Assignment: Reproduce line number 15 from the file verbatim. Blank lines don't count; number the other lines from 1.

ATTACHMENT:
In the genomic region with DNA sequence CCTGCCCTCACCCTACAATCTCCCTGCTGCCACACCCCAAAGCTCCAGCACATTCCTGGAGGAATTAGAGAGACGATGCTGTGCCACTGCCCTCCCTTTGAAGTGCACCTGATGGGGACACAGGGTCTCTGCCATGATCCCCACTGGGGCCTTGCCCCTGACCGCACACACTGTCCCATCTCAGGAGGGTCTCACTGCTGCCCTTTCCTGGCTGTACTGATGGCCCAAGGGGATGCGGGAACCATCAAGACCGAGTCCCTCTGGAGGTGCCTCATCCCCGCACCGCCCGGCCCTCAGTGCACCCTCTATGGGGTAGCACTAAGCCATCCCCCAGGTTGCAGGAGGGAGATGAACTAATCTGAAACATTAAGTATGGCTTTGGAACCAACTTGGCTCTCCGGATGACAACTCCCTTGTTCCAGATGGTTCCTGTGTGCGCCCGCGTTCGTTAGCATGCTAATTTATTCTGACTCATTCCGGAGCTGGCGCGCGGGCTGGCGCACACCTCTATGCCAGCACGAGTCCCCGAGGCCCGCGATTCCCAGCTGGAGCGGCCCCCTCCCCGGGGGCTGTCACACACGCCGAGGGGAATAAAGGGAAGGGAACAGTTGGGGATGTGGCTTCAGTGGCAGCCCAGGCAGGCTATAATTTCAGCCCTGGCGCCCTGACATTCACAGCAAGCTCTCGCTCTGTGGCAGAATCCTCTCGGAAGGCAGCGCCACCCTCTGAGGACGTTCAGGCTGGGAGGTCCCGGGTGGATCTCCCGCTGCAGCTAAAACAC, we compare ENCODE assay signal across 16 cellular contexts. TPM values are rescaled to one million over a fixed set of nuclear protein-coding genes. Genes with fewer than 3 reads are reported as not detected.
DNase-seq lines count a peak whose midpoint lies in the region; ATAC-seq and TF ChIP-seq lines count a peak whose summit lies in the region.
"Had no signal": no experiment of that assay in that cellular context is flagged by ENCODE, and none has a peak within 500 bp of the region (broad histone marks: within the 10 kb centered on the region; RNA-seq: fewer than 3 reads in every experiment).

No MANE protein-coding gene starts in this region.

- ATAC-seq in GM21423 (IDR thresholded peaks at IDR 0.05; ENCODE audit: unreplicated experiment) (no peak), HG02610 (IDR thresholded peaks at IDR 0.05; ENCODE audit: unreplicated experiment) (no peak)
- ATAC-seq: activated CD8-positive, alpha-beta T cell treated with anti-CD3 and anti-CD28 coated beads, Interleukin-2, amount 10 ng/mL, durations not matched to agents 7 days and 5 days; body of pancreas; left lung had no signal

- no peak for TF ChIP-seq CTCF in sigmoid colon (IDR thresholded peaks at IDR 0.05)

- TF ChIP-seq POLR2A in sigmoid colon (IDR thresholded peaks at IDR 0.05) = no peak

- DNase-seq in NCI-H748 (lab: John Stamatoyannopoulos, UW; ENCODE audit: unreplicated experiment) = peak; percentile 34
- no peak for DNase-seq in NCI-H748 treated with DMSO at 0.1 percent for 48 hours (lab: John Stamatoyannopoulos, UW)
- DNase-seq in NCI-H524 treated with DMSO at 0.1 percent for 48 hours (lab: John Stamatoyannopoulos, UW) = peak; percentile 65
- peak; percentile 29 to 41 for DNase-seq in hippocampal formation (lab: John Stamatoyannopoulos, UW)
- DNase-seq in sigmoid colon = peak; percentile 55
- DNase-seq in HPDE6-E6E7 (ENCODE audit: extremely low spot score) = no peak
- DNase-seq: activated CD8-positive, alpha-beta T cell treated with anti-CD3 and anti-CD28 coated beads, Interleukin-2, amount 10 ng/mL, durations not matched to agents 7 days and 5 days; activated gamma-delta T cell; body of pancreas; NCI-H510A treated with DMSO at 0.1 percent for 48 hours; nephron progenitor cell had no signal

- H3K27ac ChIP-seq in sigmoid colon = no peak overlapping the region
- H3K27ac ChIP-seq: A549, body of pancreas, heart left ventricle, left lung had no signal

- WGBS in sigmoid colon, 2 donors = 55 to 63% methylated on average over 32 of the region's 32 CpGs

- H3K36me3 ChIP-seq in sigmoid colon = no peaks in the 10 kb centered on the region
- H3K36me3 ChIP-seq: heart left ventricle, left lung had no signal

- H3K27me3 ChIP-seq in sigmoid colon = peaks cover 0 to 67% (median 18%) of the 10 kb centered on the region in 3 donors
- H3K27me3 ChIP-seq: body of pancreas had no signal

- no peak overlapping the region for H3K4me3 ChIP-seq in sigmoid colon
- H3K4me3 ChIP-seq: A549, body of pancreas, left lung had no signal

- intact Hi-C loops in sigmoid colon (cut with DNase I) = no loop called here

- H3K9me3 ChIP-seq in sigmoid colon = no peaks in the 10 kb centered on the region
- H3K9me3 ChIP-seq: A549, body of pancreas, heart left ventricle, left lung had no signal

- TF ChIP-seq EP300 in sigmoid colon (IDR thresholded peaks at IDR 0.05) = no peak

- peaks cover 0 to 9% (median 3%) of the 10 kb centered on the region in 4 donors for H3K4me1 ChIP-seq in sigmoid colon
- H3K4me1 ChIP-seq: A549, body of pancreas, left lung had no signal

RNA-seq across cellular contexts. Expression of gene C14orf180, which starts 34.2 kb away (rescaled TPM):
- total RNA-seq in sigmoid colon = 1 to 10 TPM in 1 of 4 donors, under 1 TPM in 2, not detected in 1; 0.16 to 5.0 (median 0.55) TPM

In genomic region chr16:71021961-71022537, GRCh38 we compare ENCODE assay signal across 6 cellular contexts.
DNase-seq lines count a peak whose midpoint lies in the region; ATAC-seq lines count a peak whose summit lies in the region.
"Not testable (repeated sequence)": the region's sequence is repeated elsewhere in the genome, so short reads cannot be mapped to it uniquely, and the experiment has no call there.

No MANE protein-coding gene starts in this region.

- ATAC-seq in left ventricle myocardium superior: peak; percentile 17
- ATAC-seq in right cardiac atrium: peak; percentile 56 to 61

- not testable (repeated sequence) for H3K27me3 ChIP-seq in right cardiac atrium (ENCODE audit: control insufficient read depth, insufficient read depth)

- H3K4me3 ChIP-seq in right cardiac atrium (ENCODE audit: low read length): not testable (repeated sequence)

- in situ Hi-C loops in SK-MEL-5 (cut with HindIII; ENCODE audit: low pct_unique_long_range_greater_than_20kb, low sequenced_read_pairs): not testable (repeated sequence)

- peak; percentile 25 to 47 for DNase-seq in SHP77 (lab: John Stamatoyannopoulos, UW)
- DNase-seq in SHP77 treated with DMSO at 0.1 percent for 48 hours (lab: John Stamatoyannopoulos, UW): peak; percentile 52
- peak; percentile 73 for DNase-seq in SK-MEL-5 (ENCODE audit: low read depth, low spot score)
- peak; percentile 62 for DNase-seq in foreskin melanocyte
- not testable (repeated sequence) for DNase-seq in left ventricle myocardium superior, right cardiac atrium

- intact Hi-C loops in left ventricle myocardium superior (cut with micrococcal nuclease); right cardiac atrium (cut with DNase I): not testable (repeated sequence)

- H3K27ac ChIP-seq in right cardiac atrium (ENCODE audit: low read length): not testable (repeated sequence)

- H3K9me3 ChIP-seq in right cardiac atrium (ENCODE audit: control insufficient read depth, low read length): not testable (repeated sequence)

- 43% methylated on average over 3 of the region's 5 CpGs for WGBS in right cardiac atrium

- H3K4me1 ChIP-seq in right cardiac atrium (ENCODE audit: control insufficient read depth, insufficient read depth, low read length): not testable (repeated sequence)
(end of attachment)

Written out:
- DNase-seq: activated CD8-positive, alpha-beta T cell treated with anti-CD3 and anti-CD28 coated beads, Interleukin-2, amount 10 ng/mL, durations not matched to agents 7 days and 5 days; activated gamma-delta T cell; body of pancreas; NCI-H510A treated with DMSO at 0.1 percent for 48 hours; nephron progenitor cell had no signal